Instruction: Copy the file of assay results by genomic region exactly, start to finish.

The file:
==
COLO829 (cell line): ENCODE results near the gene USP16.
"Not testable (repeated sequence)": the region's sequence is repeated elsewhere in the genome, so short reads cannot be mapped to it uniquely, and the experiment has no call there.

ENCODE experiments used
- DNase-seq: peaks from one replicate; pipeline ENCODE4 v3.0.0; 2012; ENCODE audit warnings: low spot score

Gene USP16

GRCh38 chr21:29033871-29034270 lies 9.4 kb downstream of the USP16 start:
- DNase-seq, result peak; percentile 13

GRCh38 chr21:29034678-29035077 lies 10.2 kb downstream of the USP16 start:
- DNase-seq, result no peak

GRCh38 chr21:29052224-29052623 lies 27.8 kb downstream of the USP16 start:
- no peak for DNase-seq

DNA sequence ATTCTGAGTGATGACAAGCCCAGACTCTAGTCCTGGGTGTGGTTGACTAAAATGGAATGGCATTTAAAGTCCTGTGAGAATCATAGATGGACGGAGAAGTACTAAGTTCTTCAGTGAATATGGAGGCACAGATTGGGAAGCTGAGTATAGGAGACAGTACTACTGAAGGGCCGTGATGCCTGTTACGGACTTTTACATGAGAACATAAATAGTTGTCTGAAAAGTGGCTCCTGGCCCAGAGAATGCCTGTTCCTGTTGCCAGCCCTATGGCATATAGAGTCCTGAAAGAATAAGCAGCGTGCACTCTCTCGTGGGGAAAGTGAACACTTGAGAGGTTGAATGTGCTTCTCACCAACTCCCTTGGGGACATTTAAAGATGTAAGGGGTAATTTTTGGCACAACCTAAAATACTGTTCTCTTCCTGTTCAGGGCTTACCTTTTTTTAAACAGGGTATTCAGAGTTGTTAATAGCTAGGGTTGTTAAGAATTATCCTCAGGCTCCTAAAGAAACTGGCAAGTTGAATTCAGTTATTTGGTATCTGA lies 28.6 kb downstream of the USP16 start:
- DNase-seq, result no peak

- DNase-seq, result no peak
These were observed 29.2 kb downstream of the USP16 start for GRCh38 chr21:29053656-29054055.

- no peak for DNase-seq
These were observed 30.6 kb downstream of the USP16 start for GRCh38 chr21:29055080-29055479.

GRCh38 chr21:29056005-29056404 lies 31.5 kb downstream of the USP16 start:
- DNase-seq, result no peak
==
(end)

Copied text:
COLO829 (cell line): ENCODE results near the gene USP16.
"Not testable (repeated sequence)": the region's sequence is repeated elsewhere in the genome, so short reads cannot be mapped to it uniquely, and the experiment has no call there.

ENCODE experiments used
- DNase-seq: peaks from one replicate; pipeline ENCODE4 v3.0.0; 2012; ENCODE audit warnings: low spot score

Gene USP16

GRCh38 chr21:29033871-29034270 lies 9.4 kb downstream of the USP16 start:
- DNase-seq, result peak; percentile 13

GRCh38 chr21:29034678-29035077 lies 10.2 kb downstream of the USP16 start:
- DNase-seq, result no peak

GRCh38 chr21:29052224-29052623 lies 27.8 kb downstream of the USP16 start:
- no peak for DNase-seq

DNA sequence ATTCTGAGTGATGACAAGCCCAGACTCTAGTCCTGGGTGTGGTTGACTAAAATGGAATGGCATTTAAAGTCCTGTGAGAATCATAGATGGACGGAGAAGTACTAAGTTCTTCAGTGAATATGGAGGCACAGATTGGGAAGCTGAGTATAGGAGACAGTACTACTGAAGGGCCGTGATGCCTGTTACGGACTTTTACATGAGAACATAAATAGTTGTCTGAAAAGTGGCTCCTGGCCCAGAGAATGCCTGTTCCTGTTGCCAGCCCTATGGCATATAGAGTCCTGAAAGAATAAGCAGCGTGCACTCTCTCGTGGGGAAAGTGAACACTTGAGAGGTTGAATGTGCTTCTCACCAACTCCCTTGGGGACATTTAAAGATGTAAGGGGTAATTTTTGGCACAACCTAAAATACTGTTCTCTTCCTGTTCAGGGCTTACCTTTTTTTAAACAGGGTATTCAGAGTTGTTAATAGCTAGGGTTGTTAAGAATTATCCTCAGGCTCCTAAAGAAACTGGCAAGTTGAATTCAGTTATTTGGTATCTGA lies 28.6 kb downstream of the USP16 start:
- DNase-seq, result no peak

- DNase-seq, result no peak
These were observed 29.2 kb downstream of the USP16 start for GRCh38 chr21:29053656-29054055.

- no peak for DNase-seq
These were observed 30.6 kb downstream of the USP16 start for GRCh38 chr21:29055080-29055479.

GRCh38 chr21:29056005-29056404 lies 31.5 kb downstream of the USP16 start:
- DNase-seq, result no peak